This month I’ve been reflecting on the many benefits of working with early-stage entrepreneurs. Most of my working life is spent on assignments with well-established businesses: three days with client A; a day with client B, and so on. Fortunately, this leaves me time to spend a few hours every week coaching entrepreneurs, each trying to turn an idea into a business. This is time well spent and I’m certainly learning as much from them as they are from me. The surprising thing to me is how many of these learnings apply equally to well-established organizations.
The first learning: Anyone can be an entrepreneur. I have worked with 13 different entrepreneurs over the last twelve months and they come from all walks of life: recently graduated students, healthcare workers, retirees, home-makers, corporate types and many others. Sometimes it’s an individual who already has a successful business in another field, looking to expand or diversify. Common features between all of them are enthusiasm, commitment and a hunger to make their idea work. It’s motivating and humbling at the same time to interact with, and try to help, such great people.
The second learning: Know the customer! We teach entrepreneurs to complete “customer discovery” – a process of talking to potential customers to find out if they really need the product or service the business is hoping to provide. The emphasis is on making sure the product or service solves a problem the entrepreneur can be sure exists. A few years ago, I was working with an international business with significant annual revenues and hundreds of team members, but it was building new products without really knowing whether there were customers for its new products. It wasn’t surprising most of the products were soon abandoned and the investments written off. So many entrepreneurs have an idea and start building a product or service to address a problem they perceive exists without actually confirming the problem is real and that customers are prepared to pay to solve the problem.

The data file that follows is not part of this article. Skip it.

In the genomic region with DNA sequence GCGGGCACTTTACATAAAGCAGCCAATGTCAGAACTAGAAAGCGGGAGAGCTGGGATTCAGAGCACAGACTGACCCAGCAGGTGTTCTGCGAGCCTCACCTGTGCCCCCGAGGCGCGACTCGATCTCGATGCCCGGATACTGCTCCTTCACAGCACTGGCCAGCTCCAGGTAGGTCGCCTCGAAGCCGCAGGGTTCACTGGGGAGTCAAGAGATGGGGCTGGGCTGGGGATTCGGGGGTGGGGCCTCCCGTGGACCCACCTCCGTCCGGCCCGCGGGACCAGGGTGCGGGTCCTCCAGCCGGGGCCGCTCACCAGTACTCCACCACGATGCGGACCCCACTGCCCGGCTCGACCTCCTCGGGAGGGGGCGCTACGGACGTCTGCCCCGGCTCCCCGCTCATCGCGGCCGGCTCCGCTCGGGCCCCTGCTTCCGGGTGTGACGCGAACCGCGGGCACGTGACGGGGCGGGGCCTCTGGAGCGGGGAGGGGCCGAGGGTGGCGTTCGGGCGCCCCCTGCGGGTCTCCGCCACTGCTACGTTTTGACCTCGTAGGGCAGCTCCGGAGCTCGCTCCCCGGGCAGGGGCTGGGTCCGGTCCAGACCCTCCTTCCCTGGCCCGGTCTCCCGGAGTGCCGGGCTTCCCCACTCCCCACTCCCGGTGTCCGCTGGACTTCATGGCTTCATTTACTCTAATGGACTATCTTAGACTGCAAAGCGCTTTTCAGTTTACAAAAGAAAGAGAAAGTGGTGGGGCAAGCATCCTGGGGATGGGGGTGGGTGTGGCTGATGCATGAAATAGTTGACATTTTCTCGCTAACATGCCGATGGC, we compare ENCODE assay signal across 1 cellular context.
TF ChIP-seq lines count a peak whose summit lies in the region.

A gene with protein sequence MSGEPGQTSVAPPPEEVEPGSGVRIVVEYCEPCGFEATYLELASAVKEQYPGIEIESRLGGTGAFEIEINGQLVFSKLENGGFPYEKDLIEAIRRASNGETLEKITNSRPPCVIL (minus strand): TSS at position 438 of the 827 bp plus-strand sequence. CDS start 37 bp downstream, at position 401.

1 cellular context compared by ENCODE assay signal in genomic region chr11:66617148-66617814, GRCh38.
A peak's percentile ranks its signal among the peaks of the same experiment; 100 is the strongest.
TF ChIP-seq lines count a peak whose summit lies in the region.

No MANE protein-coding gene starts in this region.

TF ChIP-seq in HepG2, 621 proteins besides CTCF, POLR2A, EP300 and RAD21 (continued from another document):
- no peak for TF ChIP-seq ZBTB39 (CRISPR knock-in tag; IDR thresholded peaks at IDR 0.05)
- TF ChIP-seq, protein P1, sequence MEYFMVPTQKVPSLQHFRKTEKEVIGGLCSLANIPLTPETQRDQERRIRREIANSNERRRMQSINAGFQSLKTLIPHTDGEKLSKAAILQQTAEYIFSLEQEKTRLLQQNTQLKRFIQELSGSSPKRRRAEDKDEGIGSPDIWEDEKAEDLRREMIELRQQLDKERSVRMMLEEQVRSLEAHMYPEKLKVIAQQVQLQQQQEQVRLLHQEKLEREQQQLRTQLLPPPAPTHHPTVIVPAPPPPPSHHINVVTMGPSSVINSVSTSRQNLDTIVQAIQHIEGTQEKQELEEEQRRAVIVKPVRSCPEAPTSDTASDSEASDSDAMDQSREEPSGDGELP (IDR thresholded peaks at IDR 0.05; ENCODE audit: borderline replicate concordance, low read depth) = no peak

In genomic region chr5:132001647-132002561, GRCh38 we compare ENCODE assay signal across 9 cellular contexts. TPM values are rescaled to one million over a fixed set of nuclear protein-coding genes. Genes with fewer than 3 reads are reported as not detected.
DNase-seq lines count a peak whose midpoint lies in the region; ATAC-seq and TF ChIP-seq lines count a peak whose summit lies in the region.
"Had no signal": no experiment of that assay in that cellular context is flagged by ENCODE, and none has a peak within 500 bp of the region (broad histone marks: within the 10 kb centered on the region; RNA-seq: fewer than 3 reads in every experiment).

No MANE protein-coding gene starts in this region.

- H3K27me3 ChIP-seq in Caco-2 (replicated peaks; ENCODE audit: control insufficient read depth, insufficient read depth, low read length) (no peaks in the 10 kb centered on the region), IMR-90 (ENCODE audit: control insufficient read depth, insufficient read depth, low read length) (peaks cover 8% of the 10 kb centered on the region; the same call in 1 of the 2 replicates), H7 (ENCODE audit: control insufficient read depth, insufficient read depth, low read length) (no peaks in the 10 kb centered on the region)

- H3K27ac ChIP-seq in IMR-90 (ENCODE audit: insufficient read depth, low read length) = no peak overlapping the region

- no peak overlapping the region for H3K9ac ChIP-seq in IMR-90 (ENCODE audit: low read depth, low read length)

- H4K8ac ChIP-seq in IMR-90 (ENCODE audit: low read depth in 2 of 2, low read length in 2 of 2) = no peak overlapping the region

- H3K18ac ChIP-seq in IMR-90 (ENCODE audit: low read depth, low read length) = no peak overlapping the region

The third learning: Understand the economics. Who pays who, how much and how frequently? How does the service provider cover costs (and extract value, if appropriate) from the transaction? This is a fascinating one because most entrepreneurs start with a workable idea – a valid solution to a clear problem or need – but it takes them awhile to get around to thinking about the economics of the situation: how much will it cost to provide the solution and are there enough customers willing to pay? Frequently, it can be difficult to even identify who the customer is – a healthcare service in BC, for example, might be provided for the benefit of the community but it would normally be Interior Health that actually has to pay.
The fourth learning: Get (the right) tasks done. It’s easy to be busy. It’s more difficult to prioritize and perform the tasks which really move your business forward. Entrepreneurs typically tend to gravitate to the tasks that fall within their comfort zone – a software engineer might start building a website before they have really validated that there’s a need for the service they have started to build.
The fifth learning is the real point of this article: Surround yourself with the support you need. Nobody knows everything. Nobody can do everything that is needed to be successful in business. Luckily, there are so many ways to access specialist support. Perhaps to access skills you don’t have; to complete tasks that you don’t have time to address; or to give you a sounding board to develop a solution for a tough problem. Whatever it is, there’s lots of support available if you look for it. The entrepreneurs I’ve been working with all registered with a local technology accelerator organization here in British Columbia. For more established businesses needing help, just ask us, we have a diverse team of specialized consultants that can help.